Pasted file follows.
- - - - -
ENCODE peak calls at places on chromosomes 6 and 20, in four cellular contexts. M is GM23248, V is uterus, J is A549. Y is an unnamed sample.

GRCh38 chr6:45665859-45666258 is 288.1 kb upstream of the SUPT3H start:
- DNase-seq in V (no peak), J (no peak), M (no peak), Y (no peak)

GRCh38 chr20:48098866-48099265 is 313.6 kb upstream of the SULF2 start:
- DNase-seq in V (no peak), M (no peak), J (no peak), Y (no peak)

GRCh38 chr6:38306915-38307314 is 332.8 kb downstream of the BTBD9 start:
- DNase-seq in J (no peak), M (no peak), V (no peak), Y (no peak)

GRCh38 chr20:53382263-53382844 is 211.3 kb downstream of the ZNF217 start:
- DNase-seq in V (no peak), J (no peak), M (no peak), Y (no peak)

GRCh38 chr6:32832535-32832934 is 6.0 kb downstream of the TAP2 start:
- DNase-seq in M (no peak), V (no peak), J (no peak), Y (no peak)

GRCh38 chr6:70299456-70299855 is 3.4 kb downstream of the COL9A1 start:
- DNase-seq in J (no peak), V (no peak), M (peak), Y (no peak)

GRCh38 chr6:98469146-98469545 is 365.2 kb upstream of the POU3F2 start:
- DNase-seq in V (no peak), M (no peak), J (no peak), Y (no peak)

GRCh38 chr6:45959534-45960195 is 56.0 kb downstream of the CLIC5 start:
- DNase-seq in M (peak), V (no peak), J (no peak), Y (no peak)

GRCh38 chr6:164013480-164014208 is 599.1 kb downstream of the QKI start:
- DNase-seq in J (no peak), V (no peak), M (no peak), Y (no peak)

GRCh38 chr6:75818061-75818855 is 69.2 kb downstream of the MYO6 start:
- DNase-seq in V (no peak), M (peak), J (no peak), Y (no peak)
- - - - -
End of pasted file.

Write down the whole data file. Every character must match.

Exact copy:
ENCODE peak calls at places on chromosomes 6 and 20, in four cellular contexts. M is GM23248, V is uterus, J is A549. Y is an unnamed sample.

GRCh38 chr6:45665859-45666258 is 288.1 kb upstream of the SUPT3H start:
- DNase-seq in V (no peak), J (no peak), M (no peak), Y (no peak)

GRCh38 chr20:48098866-48099265 is 313.6 kb upstream of the SULF2 start:
- DNase-seq in V (no peak), M (no peak), J (no peak), Y (no peak)

GRCh38 chr6:38306915-38307314 is 332.8 kb downstream of the BTBD9 start:
- DNase-seq in J (no peak), M (no peak), V (no peak), Y (no peak)

GRCh38 chr20:53382263-53382844 is 211.3 kb downstream of the ZNF217 start:
- DNase-seq in V (no peak), J (no peak), M (no peak), Y (no peak)

GRCh38 chr6:32832535-32832934 is 6.0 kb downstream of the TAP2 start:
- DNase-seq in M (no peak), V (no peak), J (no peak), Y (no peak)

GRCh38 chr6:70299456-70299855 is 3.4 kb downstream of the COL9A1 start:
- DNase-seq in J (no peak), V (no peak), M (peak), Y (no peak)

GRCh38 chr6:98469146-98469545 is 365.2 kb upstream of the POU3F2 start:
- DNase-seq in V (no peak), M (no peak), J (no peak), Y (no peak)

GRCh38 chr6:45959534-45960195 is 56.0 kb downstream of the CLIC5 start:
- DNase-seq in M (peak), V (no peak), J (no peak), Y (no peak)

GRCh38 chr6:164013480-164014208 is 599.1 kb downstream of the QKI start:
- DNase-seq in J (no peak), V (no peak), M (no peak), Y (no peak)

GRCh38 chr6:75818061-75818855 is 69.2 kb downstream of the MYO6 start:
- DNase-seq in V (no peak), M (peak), J (no peak), Y (no peak)